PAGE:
I’d like to be able to say I rushed for the therapy but I didn’t, I got defensive at first. I worked harder and got more success but one day I was in the bathroom at work and overheard two women I thought liked me talking about this horrible b***h queen they worked with and gradually I realised they were talking about me! It was that which finally sent me to a group therapy, but even that was hard. Looking back on it now I realise that a room full of big egos is not always a helpful place and I chose to leave group therapy and went to a psychotherapist who worked “on me” for about a year. She looked at issues with attachment styles, parental expectations, perfectionism.
She gave me reading too. I found the stuff on transactional analysis particularly helpful and the idea of a “win/win” was a real paradigm shift for me. Some of our work covered pain too, including acknowledging the feelings of my inner child. A real mix and a helluva journey! We still meet irregularly, particularly if I feel challenged about my current state. I guess if we are talking the AA model then she is my “sponsor”. I have found the reading list she gave me particularly helpful since I am quite educated and analytical. I know that wouldn’t do for every narcissist out there.
You have referred to the Alcoholics Anonymous model and talk about yourself as being as a “recovering narcissist” why is that?
Well this is very much a personal view, but a personality disorder as narcissism is takes a lifetime to develop and so it takes equally long to recover. The problem is that we narcissists are inclined to be impulsive and demanding about ourselves too. It is very easy in therapy to start feeling a little better and want to move on. If therapy is being funded through some sort of public or insurance system there is also a motivation to “cure” quickly which is a mistake. To use a cancer analogy, which I believe is a good one for personality disorders since they are damaging and completely destructive, brief therapy can cut out the tumour but doesn’t deal with metastases. You can be in remission and it can come back. I believe the goals of therapy for NPD is to hunt down every last bit of its cancer and to be vigilant during remission.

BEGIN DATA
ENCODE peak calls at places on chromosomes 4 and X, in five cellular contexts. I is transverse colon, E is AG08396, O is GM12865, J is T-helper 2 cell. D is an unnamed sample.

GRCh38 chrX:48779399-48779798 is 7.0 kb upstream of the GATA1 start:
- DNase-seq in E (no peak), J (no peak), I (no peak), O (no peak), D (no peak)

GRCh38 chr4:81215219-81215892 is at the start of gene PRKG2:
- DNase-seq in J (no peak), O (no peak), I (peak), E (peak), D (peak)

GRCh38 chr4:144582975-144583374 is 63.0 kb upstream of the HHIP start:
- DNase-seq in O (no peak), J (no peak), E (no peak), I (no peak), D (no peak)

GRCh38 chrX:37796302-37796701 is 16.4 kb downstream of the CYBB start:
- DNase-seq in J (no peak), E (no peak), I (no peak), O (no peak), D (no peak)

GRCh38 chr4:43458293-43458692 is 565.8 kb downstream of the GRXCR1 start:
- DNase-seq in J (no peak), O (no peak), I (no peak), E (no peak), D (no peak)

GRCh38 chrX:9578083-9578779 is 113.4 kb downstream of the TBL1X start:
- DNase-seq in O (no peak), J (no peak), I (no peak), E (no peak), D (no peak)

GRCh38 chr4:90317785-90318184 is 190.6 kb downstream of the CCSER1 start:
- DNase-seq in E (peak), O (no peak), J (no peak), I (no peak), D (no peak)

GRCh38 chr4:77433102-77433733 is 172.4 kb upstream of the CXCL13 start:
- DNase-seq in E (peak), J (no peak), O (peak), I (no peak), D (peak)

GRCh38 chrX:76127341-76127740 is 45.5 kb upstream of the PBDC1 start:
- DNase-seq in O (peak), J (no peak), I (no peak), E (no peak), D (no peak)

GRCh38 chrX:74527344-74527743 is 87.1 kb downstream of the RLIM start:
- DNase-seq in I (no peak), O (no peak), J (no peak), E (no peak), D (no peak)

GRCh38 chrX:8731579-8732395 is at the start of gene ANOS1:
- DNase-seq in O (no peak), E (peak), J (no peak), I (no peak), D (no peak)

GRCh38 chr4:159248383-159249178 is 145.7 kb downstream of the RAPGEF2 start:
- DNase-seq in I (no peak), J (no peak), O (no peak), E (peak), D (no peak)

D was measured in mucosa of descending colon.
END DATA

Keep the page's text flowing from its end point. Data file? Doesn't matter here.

I also use the term recovering because every day it is possible I could relapse into old patterns of behaving and thinking. I find that when I am tired, physically unwell or in pain (I recently injured my shoulder and it has been disturbing my sleep for example) the temptation is to retreat into what is easy and familiar narcissistic behaviour. I hear myself repeating my old scripts and falling into those patterns of thinking. Indeed, quite recently I behaved appallingly towards a team I am leading. On reflection, I realised what I had done. Next meeting, I bought croissants apologised and asked if we could start over. The old me would never have done that!
I hope one day soon I will be able to trust myself with a relationship, but being truly me with someone is difficult when I am still a work in progress and very much in recovery.
Narcissism is often described as having over valuation of the self as opposed to healthy positive self-regard. Do you think you have achieved healthy self-regard?
On a good day, absolutely! But some days are harder, but that’s life isn’t it ?